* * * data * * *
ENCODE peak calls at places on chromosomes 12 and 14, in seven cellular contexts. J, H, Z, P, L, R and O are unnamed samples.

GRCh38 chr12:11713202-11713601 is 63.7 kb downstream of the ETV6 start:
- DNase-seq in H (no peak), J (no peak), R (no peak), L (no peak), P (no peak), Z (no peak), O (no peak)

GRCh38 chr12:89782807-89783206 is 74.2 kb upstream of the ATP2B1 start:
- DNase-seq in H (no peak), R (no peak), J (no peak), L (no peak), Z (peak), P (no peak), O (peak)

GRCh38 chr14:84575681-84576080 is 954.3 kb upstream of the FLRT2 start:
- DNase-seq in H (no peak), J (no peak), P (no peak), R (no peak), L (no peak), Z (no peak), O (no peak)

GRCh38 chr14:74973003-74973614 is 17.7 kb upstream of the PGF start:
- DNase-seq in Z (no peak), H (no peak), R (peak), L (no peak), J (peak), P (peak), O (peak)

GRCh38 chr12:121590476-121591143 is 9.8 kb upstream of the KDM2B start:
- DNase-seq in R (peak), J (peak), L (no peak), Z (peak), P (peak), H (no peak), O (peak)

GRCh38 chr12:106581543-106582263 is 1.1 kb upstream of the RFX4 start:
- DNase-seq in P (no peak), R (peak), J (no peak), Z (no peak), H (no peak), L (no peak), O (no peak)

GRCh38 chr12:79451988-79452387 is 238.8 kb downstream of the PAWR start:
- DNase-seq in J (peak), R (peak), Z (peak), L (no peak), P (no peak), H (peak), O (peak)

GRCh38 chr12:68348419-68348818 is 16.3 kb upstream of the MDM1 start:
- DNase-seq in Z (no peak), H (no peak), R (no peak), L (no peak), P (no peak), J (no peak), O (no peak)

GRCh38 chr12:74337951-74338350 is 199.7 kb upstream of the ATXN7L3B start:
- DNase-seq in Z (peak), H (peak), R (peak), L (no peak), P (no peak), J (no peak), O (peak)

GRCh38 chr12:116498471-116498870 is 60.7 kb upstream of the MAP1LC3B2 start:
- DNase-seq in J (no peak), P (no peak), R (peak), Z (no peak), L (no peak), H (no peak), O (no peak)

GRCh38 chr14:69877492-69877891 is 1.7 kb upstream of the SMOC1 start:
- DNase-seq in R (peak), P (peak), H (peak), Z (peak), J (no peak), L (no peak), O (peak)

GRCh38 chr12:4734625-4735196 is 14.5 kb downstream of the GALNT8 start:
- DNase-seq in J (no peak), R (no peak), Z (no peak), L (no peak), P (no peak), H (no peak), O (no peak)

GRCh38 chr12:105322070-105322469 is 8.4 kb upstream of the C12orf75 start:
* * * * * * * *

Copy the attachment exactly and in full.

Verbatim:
ENCODE peak calls at places on chromosomes 12 and 14, in seven cellular contexts. J, H, Z, P, L, R and O are unnamed samples.

GRCh38 chr12:11713202-11713601 is 63.7 kb downstream of the ETV6 start:
- DNase-seq in H (no peak), J (no peak), R (no peak), L (no peak), P (no peak), Z (no peak), O (no peak)

GRCh38 chr12:89782807-89783206 is 74.2 kb upstream of the ATP2B1 start:
- DNase-seq in H (no peak), R (no peak), J (no peak), L (no peak), Z (peak), P (no peak), O (peak)

GRCh38 chr14:84575681-84576080 is 954.3 kb upstream of the FLRT2 start:
- DNase-seq in H (no peak), J (no peak), P (no peak), R (no peak), L (no peak), Z (no peak), O (no peak)

GRCh38 chr14:74973003-74973614 is 17.7 kb upstream of the PGF start:
- DNase-seq in Z (no peak), H (no peak), R (peak), L (no peak), J (peak), P (peak), O (peak)

GRCh38 chr12:121590476-121591143 is 9.8 kb upstream of the KDM2B start:
- DNase-seq in R (peak), J (peak), L (no peak), Z (peak), P (peak), H (no peak), O (peak)

GRCh38 chr12:106581543-106582263 is 1.1 kb upstream of the RFX4 start:
- DNase-seq in P (no peak), R (peak), J (no peak), Z (no peak), H (no peak), L (no peak), O (no peak)

GRCh38 chr12:79451988-79452387 is 238.8 kb downstream of the PAWR start:
- DNase-seq in J (peak), R (peak), Z (peak), L (no peak), P (no peak), H (peak), O (peak)

GRCh38 chr12:68348419-68348818 is 16.3 kb upstream of the MDM1 start:
- DNase-seq in Z (no peak), H (no peak), R (no peak), L (no peak), P (no peak), J (no peak), O (no peak)

GRCh38 chr12:74337951-74338350 is 199.7 kb upstream of the ATXN7L3B start:
- DNase-seq in Z (peak), H (peak), R (peak), L (no peak), P (no peak), J (no peak), O (peak)

GRCh38 chr12:116498471-116498870 is 60.7 kb upstream of the MAP1LC3B2 start:
- DNase-seq in J (no peak), P (no peak), R (peak), Z (no peak), L (no peak), H (no peak), O (no peak)

GRCh38 chr14:69877492-69877891 is 1.7 kb upstream of the SMOC1 start:
- DNase-seq in R (peak), P (peak), H (peak), Z (peak), J (no peak), L (no peak), O (peak)

GRCh38 chr12:4734625-4735196 is 14.5 kb downstream of the GALNT8 start:
- DNase-seq in J (no peak), R (no peak), Z (no peak), L (no peak), P (no peak), H (no peak), O (no peak)

GRCh38 chr12:105322070-105322469 is 8.4 kb upstream of the C12orf75 start: